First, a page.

So You’ve Decided to Come Out


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By Olive Grimes

So you’re considering coming out. Maybe you’re sure of exactly how you identity, or maybe you still consider yourself to be questioning. Regardless, we’re proud of you! Reflecting on your sexual orientation and/or gender identity isn’t easy work, and though it may not feel like it, you’ve already come a long way. 

Everyone’s experience coming out is different – some people find their family and/or friends are more open to the news than others. It can be especially difficult and scary to broach the topic when you aren’t sure how they’ll take it. We’ve prepared some effective tips that, no matter how the conversation goes, may help you prepare to share your truth with your loved ones. If you decide that you’re ready to take that big step, we hope that you’ll find them useful!

Remember that you’re doing this for you. 

This is the most important piece of advice we can offer: the decision to come out and when should be yours to make. Unfortunately, not all of us get to decide when and where we tell our loved ones, but if you’re in the position to, make sure you center your needs.

Centering what’s right for you comes in a couple forms. Perhaps it’s making sure that the people you’re coming out with are open to listening: One great way to test the waters is to bring up LGBTQ+ public figures in conversation. Their reaction may give you an idea of how they might react.

It’s also about being firm about your identity, even If the person you come out to initially responds negatively. You are not asking for permission to be queer or trans – you are affirming to them that you are.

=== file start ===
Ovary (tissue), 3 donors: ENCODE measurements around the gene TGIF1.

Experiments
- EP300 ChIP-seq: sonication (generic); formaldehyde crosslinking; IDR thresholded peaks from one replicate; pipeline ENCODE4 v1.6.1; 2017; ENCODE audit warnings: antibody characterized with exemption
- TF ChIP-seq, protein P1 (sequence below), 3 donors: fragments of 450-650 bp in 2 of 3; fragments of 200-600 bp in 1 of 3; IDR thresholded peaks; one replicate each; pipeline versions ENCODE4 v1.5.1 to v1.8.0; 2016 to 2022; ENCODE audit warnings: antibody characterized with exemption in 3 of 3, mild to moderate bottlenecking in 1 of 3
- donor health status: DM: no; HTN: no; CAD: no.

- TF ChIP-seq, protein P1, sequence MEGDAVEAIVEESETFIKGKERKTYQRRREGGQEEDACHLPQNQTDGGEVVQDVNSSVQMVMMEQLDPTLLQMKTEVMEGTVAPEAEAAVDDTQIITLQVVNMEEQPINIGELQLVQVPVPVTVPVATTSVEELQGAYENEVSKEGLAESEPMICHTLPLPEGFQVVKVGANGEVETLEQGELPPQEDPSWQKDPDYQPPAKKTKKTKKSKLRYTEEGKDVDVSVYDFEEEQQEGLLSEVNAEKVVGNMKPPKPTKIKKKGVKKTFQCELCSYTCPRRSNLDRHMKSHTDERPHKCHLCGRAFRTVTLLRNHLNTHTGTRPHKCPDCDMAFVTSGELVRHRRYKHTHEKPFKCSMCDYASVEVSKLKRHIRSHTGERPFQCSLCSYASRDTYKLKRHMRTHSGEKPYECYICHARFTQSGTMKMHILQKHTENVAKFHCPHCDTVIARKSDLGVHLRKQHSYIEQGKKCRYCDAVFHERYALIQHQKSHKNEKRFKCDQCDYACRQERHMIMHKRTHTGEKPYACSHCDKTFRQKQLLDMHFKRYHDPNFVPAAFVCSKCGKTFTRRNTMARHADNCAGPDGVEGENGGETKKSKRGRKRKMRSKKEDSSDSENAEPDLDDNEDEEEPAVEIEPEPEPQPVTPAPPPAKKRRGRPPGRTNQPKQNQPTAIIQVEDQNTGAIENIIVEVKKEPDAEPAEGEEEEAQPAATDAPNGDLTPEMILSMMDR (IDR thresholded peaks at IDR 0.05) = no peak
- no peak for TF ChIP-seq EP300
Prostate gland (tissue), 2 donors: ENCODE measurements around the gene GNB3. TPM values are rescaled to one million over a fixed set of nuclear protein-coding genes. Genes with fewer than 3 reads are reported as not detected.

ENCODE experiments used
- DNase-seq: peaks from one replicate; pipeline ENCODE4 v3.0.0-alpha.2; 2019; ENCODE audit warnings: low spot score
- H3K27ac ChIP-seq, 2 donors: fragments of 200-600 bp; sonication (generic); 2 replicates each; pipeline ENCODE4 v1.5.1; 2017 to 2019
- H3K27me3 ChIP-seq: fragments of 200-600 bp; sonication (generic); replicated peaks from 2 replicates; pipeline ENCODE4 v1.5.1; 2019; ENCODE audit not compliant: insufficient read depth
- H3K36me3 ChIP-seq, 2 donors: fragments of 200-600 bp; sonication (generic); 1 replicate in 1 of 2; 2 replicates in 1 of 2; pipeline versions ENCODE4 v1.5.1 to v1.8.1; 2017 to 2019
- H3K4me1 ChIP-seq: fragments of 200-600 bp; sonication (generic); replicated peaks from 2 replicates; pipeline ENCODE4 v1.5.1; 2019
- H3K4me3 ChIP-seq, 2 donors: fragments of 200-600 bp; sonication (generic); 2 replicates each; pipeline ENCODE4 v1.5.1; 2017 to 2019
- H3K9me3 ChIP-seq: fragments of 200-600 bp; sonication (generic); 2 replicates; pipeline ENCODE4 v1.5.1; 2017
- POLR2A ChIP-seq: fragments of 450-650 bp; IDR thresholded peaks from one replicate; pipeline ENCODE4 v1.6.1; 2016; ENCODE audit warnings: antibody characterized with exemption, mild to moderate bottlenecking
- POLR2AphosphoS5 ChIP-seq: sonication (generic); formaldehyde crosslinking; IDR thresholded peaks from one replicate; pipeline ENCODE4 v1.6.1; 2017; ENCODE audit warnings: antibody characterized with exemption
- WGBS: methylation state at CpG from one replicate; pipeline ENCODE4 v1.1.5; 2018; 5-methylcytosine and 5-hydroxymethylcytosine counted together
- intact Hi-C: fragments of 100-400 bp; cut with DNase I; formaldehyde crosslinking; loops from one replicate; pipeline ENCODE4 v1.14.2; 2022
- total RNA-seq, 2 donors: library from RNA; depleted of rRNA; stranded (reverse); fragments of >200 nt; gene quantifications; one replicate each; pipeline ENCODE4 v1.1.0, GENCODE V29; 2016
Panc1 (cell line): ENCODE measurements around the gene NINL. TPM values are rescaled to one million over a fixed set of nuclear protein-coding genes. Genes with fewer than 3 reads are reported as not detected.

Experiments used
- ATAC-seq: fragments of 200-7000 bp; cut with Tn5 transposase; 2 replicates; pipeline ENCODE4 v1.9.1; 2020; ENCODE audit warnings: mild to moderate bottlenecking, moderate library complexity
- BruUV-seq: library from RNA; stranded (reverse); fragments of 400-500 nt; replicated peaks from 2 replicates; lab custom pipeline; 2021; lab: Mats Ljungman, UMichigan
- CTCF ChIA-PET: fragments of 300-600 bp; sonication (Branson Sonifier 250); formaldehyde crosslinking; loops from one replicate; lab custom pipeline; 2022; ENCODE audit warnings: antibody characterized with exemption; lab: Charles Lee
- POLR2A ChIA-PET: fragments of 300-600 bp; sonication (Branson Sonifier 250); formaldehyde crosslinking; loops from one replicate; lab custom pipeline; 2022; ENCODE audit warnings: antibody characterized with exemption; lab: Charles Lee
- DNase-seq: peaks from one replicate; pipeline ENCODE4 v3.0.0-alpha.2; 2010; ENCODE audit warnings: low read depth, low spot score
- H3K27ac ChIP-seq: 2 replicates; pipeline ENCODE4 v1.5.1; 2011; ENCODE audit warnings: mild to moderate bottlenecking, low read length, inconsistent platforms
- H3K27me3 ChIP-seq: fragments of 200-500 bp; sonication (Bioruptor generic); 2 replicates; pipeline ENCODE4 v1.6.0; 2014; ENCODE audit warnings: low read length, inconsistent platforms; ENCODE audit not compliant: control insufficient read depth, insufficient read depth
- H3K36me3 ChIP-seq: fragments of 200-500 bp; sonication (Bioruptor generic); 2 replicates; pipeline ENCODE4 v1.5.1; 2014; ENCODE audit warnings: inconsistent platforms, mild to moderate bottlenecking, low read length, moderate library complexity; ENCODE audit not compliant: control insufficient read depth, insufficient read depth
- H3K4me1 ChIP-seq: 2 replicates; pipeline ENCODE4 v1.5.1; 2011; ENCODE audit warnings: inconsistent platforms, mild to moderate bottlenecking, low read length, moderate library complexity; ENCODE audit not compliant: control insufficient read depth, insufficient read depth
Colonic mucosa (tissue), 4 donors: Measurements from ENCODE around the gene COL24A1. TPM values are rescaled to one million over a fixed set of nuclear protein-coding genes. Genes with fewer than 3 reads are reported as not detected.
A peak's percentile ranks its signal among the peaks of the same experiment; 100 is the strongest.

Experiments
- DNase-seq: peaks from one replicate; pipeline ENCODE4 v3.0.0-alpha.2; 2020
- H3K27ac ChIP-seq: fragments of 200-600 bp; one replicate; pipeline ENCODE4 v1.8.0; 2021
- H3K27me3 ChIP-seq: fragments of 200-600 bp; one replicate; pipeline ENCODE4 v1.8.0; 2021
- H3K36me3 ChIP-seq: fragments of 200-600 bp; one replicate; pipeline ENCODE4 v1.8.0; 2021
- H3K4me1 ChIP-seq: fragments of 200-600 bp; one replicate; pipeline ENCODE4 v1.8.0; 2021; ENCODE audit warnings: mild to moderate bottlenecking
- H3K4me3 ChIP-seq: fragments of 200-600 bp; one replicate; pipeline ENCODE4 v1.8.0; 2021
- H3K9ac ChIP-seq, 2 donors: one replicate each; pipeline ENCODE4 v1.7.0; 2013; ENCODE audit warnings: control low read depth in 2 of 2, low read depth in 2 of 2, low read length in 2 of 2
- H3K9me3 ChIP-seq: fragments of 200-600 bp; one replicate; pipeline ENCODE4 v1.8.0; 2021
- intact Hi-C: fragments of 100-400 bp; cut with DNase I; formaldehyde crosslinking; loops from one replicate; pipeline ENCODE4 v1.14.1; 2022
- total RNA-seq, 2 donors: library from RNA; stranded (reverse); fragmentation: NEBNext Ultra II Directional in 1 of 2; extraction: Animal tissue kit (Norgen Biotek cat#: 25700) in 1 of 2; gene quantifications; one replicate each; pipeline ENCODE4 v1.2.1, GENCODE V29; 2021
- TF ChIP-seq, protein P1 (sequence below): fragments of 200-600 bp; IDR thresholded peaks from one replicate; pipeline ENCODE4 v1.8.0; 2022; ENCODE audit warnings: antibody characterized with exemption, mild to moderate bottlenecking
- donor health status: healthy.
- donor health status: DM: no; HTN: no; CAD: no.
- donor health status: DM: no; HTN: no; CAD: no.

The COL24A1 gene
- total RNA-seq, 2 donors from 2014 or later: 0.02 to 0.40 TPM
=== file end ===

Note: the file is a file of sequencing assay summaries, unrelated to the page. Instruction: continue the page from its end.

Above all, it’s making sure you’re in a safe position to share your identity. Though it’s common for queer and trans people to feel pressured to come out before they feel ready or safe to do so, coming out is, in most cases, not more important than your safety. 

It’s okay to be unsure.

It’s totally okay to delay coming out until you’re absolutely certain of how exactly you identify. Keep in mind, though, that you don’t need to have everything figured out to start having conversations with the people you trust. If you are still questioning or unsure exactly which labels you feel the most comfortable with, it’s okay to be up-front about that when coming out. Prioritize talking about your experiences and your emotions – the specific labels you want to use are secondary.

It’s also okay to change how you identify after you’ve come out. This stuff is complicated! We learn so much about our queer and trans identities as we perform and explore them. If you later decide or realize you’d be more comfortable with a different identity label, it doesn’t mean you were wrong the first time – it’s all part of the process of discovering yourself, one step at a time. 

It’s okay to come out again – in fact, you probably will! 

One of the most common misconceptions about coming out is that you have to do it perfectly the first time, or that you have to come out to everyone in your life for it to “count.”  And indeed, the first time that you step out of the closet, it’s hard not to feel stress or pressure about doing it “the right way,” or just “getting it over with.”